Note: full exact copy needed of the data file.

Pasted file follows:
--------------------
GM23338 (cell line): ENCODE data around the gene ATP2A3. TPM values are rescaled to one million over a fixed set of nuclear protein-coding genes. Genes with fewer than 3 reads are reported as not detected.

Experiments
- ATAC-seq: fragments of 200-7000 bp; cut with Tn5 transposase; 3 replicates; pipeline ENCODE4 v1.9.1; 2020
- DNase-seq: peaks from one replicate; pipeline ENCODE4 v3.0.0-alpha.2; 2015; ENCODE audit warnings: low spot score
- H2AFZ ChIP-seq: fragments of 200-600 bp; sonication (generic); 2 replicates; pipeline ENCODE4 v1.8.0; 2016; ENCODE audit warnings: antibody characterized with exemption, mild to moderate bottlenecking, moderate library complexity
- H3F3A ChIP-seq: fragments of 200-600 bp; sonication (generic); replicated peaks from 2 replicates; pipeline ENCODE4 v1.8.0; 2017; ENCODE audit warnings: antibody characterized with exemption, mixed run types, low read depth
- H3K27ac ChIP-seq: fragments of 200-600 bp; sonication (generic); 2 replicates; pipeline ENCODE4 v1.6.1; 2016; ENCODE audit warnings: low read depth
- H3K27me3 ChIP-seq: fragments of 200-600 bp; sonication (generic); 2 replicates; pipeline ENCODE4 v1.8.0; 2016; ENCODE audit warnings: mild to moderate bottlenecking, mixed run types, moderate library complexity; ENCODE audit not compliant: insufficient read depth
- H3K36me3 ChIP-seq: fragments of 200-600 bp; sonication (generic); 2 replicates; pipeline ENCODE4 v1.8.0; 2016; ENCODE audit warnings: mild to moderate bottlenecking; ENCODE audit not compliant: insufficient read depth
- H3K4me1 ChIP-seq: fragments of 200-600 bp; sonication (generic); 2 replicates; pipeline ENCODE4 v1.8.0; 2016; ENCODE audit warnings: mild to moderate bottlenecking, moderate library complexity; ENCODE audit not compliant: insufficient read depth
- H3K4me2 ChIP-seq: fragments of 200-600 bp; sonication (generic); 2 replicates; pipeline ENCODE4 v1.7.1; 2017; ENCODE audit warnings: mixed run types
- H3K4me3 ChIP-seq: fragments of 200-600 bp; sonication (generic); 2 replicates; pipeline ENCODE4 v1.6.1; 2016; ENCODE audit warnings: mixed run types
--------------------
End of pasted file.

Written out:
GM23338 (cell line): ENCODE data around the gene ATP2A3. TPM values are rescaled to one million over a fixed set of nuclear protein-coding genes. Genes with fewer than 3 reads are reported as not detected.

Experiments
- ATAC-seq: fragments of 200-7000 bp; cut with Tn5 transposase; 3 replicates; pipeline ENCODE4 v1.9.1; 2020
- DNase-seq: peaks from one replicate; pipeline ENCODE4 v3.0.0-alpha.2; 2015; ENCODE audit warnings: low spot score
- H2AFZ ChIP-seq: fragments of 200-600 bp; sonication (generic); 2 replicates; pipeline ENCODE4 v1.8.0; 2016; ENCODE audit warnings: antibody characterized with exemption, mild to moderate bottlenecking, moderate library complexity
- H3F3A ChIP-seq: fragments of 200-600 bp; sonication (generic); replicated peaks from 2 replicates; pipeline ENCODE4 v1.8.0; 2017; ENCODE audit warnings: antibody characterized with exemption, mixed run types, low read depth
- H3K27ac ChIP-seq: fragments of 200-600 bp; sonication (generic); 2 replicates; pipeline ENCODE4 v1.6.1; 2016; ENCODE audit warnings: low read depth
- H3K27me3 ChIP-seq: fragments of 200-600 bp; sonication (generic); 2 replicates; pipeline ENCODE4 v1.8.0; 2016; ENCODE audit warnings: mild to moderate bottlenecking, mixed run types, moderate library complexity; ENCODE audit not compliant: insufficient read depth
- H3K36me3 ChIP-seq: fragments of 200-600 bp; sonication (generic); 2 replicates; pipeline ENCODE4 v1.8.0; 2016; ENCODE audit warnings: mild to moderate bottlenecking; ENCODE audit not compliant: insufficient read depth
- H3K4me1 ChIP-seq: fragments of 200-600 bp; sonication (generic); 2 replicates; pipeline ENCODE4 v1.8.0; 2016; ENCODE audit warnings: mild to moderate bottlenecking, moderate library complexity; ENCODE audit not compliant: insufficient read depth
- H3K4me2 ChIP-seq: fragments of 200-600 bp; sonication (generic); 2 replicates; pipeline ENCODE4 v1.7.1; 2017; ENCODE audit warnings: mixed run types
- H3K4me3 ChIP-seq: fragments of 200-600 bp; sonication (generic); 2 replicates; pipeline ENCODE4 v1.6.1; 2016; ENCODE audit warnings: mixed run types